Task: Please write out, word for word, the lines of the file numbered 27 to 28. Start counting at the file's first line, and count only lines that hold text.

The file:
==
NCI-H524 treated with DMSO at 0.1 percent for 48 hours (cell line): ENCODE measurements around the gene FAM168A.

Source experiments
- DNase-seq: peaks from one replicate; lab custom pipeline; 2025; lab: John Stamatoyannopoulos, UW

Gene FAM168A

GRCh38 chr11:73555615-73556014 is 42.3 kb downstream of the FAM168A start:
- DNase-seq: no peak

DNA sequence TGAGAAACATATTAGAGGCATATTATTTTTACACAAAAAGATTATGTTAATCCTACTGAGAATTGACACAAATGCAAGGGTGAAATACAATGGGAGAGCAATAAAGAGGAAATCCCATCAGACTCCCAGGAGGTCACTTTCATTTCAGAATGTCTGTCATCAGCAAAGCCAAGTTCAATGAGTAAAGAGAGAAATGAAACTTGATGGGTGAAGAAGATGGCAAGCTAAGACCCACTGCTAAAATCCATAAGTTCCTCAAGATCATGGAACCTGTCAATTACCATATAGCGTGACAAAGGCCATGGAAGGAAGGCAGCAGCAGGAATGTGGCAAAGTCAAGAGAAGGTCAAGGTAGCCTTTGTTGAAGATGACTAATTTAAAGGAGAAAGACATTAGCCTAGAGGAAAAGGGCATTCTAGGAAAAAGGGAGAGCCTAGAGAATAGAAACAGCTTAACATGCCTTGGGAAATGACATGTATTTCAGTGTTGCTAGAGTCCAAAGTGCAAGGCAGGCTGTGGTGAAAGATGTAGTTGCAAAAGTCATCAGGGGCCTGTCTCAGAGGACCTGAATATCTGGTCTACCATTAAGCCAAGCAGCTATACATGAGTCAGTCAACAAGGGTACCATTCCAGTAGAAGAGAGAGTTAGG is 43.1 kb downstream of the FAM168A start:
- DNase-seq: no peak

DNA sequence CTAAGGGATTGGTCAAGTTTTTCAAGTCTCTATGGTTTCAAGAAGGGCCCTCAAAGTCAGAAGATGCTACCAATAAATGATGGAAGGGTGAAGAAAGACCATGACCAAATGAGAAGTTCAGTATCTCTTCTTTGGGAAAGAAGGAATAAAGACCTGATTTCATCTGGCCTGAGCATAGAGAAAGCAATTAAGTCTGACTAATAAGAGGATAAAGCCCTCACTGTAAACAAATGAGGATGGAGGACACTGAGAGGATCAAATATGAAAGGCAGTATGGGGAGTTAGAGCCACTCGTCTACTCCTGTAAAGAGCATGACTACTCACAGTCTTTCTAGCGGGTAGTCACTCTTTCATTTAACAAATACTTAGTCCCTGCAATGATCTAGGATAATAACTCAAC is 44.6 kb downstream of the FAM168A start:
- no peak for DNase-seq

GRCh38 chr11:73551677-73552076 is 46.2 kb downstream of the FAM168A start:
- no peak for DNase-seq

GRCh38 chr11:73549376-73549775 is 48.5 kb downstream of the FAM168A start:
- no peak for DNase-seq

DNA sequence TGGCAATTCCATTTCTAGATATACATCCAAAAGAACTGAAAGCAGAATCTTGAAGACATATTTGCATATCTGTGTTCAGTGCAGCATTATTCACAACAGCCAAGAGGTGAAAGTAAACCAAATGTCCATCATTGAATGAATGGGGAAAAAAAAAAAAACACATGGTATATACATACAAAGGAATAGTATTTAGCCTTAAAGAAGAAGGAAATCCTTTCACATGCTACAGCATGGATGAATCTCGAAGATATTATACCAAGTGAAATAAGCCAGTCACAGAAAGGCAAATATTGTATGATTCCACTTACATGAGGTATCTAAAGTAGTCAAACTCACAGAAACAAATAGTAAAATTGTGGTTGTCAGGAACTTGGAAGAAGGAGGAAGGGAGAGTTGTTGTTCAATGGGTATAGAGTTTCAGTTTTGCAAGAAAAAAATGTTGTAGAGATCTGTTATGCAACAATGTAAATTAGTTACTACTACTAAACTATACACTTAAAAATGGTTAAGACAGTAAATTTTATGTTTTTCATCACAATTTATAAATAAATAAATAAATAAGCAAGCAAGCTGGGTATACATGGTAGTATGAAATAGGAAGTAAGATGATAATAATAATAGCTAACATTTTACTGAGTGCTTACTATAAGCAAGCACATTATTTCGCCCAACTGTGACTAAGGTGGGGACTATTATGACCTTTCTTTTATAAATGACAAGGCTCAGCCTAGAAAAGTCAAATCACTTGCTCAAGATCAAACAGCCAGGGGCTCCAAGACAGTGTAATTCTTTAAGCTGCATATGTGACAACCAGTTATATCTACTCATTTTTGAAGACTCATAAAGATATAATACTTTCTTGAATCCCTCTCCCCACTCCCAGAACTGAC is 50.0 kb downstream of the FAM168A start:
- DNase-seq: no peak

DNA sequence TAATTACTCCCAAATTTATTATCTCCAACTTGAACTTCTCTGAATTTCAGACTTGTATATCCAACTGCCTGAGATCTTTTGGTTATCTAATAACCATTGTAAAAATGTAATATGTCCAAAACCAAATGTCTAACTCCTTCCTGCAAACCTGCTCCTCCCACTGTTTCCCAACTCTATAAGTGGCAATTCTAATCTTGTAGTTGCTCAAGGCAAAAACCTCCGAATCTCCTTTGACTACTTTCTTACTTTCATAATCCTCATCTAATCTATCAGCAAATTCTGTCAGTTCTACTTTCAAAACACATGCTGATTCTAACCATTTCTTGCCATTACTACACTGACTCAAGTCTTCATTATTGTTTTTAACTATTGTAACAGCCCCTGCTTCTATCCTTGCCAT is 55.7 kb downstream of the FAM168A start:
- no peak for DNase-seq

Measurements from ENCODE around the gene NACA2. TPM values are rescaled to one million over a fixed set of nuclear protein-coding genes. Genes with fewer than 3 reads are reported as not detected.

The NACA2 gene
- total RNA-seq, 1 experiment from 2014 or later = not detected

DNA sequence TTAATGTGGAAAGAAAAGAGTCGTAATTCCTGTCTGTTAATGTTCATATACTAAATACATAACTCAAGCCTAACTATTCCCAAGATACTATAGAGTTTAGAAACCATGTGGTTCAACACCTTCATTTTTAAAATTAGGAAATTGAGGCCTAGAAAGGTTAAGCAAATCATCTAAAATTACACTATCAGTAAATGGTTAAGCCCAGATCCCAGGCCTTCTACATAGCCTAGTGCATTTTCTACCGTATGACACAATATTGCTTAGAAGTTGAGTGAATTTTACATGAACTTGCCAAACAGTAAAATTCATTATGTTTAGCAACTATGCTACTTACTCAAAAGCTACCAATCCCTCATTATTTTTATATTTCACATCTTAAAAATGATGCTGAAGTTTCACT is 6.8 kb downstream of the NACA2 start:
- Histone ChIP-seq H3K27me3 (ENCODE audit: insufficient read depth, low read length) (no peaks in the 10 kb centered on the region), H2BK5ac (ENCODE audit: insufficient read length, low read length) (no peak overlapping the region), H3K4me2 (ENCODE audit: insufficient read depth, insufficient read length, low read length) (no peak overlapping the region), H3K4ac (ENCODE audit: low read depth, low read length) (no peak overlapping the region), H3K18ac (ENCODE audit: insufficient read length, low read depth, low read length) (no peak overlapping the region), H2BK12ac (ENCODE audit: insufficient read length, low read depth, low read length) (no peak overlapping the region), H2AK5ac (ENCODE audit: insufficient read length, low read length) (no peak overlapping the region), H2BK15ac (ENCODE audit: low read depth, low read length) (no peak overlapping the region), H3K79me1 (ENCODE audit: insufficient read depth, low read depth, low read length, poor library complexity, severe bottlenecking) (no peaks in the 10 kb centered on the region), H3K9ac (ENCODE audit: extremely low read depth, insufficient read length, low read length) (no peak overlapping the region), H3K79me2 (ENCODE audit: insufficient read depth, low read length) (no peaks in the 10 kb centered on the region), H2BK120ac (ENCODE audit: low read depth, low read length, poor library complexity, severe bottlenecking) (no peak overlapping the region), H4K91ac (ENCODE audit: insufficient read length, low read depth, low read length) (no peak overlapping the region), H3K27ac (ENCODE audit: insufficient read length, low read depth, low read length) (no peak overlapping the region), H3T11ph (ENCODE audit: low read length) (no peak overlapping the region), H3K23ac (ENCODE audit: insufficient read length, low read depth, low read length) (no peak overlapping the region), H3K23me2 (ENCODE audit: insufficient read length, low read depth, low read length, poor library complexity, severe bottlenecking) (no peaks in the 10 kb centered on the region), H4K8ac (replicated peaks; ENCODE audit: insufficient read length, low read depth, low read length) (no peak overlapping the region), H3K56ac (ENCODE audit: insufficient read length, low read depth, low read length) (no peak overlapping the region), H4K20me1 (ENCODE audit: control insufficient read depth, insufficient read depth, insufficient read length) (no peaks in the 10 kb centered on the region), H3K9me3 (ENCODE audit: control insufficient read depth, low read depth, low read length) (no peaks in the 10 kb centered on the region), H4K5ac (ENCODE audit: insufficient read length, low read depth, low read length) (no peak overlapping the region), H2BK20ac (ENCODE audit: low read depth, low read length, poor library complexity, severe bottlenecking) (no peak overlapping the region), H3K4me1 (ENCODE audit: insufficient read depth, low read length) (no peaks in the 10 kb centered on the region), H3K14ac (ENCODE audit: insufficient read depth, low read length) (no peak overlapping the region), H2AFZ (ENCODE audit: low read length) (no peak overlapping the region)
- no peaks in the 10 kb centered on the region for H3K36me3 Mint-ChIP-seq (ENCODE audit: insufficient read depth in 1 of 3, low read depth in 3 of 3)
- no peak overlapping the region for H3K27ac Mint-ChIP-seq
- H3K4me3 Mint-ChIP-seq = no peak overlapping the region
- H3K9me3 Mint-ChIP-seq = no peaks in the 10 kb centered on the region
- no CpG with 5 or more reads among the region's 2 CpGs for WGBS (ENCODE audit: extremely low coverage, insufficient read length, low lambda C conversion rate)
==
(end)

- H3K9me3 Mint-ChIP-seq = no peaks in the 10 kb centered on the region
- no CpG with 5 or more reads among the region's 2 CpGs for WGBS (ENCODE audit: extremely low coverage, insufficient read length, low lambda C conversion rate)